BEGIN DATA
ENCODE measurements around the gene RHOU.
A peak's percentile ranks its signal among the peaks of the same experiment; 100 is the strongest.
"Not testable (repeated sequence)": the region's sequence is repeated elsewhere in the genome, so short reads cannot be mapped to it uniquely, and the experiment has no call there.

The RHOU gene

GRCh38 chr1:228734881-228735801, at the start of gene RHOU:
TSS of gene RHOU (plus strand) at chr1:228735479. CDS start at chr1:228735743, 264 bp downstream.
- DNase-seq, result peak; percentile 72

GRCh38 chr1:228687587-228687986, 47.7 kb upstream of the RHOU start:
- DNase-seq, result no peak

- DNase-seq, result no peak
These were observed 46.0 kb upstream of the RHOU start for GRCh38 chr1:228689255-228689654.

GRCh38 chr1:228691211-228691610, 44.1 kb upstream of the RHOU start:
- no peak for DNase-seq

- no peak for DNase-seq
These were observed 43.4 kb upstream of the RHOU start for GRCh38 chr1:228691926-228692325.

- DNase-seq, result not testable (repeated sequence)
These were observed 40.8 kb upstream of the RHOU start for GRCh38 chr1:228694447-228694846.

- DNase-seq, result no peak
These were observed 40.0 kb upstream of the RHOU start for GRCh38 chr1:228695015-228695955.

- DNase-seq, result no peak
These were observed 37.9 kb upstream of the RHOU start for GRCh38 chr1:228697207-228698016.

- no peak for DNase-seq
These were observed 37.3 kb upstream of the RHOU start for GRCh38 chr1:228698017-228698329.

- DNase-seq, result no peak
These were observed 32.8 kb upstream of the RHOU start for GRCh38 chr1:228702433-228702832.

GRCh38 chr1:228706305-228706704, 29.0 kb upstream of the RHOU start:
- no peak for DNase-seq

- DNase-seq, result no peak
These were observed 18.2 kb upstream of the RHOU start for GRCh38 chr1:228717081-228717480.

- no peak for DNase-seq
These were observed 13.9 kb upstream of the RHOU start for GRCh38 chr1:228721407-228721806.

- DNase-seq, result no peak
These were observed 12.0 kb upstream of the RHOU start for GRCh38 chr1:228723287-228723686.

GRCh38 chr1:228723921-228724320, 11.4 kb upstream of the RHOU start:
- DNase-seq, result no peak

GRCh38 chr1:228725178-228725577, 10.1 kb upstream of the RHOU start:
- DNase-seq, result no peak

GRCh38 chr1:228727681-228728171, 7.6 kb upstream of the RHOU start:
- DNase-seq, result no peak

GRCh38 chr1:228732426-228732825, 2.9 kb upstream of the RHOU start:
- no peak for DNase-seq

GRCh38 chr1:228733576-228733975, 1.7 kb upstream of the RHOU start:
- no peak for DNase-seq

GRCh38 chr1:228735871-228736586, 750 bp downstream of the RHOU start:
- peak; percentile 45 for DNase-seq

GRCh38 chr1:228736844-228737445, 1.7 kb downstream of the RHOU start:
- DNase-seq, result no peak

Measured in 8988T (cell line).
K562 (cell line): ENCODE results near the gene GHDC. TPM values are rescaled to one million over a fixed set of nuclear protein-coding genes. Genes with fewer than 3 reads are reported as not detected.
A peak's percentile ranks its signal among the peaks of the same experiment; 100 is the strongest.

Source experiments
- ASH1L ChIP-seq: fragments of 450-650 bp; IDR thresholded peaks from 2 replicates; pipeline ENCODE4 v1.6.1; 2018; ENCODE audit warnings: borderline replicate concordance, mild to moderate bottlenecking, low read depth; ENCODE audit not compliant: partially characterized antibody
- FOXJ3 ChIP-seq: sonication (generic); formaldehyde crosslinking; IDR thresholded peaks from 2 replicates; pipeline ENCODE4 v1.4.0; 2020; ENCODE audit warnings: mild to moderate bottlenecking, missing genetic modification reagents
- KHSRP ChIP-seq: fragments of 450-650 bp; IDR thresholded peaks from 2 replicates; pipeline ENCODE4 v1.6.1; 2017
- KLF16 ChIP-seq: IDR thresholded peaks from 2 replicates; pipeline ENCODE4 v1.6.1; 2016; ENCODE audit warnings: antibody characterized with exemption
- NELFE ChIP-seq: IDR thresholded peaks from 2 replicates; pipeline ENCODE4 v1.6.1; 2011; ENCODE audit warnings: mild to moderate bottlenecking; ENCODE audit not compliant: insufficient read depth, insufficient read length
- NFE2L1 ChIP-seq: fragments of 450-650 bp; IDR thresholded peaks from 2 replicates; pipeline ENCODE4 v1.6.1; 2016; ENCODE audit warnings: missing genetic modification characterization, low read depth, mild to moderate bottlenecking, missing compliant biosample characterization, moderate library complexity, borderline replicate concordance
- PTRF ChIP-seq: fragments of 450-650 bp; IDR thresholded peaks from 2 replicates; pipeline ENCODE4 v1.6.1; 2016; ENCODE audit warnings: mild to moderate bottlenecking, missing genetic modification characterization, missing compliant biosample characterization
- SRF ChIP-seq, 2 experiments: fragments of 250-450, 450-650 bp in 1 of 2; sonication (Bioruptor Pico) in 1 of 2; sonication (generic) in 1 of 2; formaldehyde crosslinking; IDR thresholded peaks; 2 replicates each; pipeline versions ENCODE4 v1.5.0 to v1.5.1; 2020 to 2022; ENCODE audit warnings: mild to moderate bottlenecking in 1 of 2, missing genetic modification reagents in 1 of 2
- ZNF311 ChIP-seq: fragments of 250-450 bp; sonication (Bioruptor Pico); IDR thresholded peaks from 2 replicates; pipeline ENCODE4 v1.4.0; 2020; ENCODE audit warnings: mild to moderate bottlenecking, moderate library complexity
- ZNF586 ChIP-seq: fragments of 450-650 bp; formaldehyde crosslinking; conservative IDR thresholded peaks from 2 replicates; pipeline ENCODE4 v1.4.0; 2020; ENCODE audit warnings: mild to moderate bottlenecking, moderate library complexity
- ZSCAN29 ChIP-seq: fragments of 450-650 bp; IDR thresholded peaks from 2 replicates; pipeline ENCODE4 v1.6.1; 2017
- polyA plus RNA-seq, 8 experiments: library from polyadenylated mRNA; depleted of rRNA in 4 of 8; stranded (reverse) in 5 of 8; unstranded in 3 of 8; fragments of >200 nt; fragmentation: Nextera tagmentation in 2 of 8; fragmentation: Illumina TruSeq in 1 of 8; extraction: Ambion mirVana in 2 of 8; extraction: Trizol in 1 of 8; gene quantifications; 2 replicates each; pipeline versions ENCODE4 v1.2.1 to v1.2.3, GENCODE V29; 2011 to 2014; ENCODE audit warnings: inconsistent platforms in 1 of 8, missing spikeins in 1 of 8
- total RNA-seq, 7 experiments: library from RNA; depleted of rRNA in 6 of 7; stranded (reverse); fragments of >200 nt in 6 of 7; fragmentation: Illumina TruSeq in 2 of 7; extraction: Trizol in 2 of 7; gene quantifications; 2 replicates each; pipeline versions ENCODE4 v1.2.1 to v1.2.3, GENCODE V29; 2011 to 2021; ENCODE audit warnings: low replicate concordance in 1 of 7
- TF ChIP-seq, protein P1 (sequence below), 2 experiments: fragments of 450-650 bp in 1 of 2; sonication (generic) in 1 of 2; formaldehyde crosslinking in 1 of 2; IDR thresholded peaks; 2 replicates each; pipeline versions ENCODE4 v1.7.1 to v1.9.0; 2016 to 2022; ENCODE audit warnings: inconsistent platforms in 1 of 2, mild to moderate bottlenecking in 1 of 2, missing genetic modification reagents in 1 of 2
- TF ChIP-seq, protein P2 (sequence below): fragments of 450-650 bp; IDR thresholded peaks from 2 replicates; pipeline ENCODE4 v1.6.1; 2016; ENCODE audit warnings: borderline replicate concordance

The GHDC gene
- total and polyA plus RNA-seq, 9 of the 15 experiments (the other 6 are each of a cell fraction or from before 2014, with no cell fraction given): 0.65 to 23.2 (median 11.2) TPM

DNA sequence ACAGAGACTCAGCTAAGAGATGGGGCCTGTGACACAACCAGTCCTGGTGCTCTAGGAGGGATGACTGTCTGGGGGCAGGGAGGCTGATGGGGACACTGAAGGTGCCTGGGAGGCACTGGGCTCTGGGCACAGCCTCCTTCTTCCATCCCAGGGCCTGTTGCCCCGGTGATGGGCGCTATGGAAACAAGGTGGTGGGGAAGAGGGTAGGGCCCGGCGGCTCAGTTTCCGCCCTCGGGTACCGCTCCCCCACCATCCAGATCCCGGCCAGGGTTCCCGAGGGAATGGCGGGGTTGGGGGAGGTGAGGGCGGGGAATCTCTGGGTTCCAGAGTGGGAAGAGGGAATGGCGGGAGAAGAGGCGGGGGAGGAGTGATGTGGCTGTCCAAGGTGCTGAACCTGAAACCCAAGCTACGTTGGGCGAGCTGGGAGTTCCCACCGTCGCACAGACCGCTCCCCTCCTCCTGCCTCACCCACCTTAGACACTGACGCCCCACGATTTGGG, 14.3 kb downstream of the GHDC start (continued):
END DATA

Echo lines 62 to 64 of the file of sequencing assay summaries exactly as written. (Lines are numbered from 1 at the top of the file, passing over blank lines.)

- ZSCAN29 ChIP-seq: fragments of 450-650 bp; IDR thresholded peaks from 2 replicates; pipeline ENCODE4 v1.6.1; 2017
- polyA plus RNA-seq, 8 experiments: library from polyadenylated mRNA; depleted of rRNA in 4 of 8; stranded (reverse) in 5 of 8; unstranded in 3 of 8; fragments of >200 nt; fragmentation: Nextera tagmentation in 2 of 8; fragmentation: Illumina TruSeq in 1 of 8; extraction: Ambion mirVana in 2 of 8; extraction: Trizol in 1 of 8; gene quantifications; 2 replicates each; pipeline versions ENCODE4 v1.2.1 to v1.2.3, GENCODE V29; 2011 to 2014; ENCODE audit warnings: inconsistent platforms in 1 of 8, missing spikeins in 1 of 8
- total RNA-seq, 7 experiments: library from RNA; depleted of rRNA in 6 of 7; stranded (reverse); fragments of >200 nt in 6 of 7; fragmentation: Illumina TruSeq in 2 of 7; extraction: Trizol in 2 of 7; gene quantifications; 2 replicates each; pipeline versions ENCODE4 v1.2.1 to v1.2.3, GENCODE V29; 2011 to 2021; ENCODE audit warnings: low replicate concordance in 1 of 7